I’m looking at the train station through the windshield; all of the windows covered with plywood to protect against the potential for civil unrest. As this is expected to be ground zero; my partner and I decide we need to be somewhere else. Anywhere but here!

Just then the dispatcher comes up on the radio and we get a call; a car backed into a young woman, pinning her to another car in a parking lot. The car took off; hit and run. The young woman has minor injuries and PD was called but I don’t expect to see them any time today. I know they’re currently mobilizing to full deployment. She’ll have to file a report at the hospital.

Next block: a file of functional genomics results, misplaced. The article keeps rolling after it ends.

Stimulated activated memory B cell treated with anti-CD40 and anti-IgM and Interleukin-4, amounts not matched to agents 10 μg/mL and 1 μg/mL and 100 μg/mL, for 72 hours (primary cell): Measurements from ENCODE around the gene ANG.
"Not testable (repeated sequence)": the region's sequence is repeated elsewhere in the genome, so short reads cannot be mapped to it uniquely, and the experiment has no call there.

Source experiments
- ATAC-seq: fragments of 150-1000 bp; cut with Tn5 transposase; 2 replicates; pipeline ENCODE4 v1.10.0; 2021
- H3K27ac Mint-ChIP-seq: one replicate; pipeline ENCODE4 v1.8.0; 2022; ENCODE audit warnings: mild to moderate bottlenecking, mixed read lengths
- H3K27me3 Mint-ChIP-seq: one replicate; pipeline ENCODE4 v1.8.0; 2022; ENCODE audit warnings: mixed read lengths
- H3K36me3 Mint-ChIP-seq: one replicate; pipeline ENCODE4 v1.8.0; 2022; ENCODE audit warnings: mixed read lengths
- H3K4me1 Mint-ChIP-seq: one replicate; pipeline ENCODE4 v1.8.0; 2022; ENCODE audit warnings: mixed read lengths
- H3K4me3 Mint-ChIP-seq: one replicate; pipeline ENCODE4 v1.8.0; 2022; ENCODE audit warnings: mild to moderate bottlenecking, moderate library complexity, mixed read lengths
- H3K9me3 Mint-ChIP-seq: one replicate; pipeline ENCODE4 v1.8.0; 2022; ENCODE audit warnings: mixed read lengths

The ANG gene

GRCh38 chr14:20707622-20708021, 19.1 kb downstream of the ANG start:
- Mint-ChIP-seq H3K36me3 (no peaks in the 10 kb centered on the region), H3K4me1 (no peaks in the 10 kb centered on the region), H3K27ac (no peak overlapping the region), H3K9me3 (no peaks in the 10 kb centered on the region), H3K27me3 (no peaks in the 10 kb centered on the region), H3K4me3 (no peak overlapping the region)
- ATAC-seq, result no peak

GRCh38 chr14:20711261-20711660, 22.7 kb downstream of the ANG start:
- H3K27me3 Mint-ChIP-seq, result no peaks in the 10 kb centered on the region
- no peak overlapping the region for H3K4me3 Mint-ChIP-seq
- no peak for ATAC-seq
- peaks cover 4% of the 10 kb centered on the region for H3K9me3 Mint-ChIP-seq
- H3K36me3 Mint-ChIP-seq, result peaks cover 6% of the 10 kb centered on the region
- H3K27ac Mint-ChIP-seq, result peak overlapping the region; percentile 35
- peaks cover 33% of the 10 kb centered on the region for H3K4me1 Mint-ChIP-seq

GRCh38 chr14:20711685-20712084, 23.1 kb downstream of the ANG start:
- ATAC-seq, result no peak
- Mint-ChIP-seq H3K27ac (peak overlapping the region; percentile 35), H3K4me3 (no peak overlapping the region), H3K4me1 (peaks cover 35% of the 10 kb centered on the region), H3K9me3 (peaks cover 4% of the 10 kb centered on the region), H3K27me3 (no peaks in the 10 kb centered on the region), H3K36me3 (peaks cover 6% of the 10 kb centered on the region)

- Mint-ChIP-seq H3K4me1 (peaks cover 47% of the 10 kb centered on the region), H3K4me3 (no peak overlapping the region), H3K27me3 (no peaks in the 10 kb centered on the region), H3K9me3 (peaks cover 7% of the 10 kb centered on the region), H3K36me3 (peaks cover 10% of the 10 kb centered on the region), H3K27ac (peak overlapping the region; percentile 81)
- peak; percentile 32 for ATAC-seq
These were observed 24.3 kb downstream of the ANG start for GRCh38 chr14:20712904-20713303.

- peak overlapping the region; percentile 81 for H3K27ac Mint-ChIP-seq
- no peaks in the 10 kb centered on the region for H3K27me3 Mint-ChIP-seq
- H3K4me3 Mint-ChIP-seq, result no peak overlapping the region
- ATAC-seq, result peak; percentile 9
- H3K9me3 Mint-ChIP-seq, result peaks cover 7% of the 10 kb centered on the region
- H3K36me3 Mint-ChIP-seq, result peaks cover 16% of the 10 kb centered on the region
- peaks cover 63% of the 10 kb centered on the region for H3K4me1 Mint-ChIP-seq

On scene we exchange apprehensive comments with the fire fighters about what the next few hours will bring. Once at the hospital the same conversations are shared with the ED staff. Out in the parking lot to the ED they are manning their MCI (mass casualty incident) tents with decontamination showers used for pepper spray and tear gas exposure.

Katie, a part time EMT, picked up my unit today as my regular partner took the day off for a class. Katie wants nothing to do with the big city today. I volunteered for the tac-medic units which are sent into the ‘warm zone’ with PD escorts. But if Katie wants out I’ll do everything I can to make it happen. I call our dispatch center on my cell to make the request. They made contingencies for this; almost half of our staff volunteered to work the riots so there’s no reason to send someone there who is uncomfortable with the impending chaos. We get cleared to head towards the quieter cities on the other side of the county.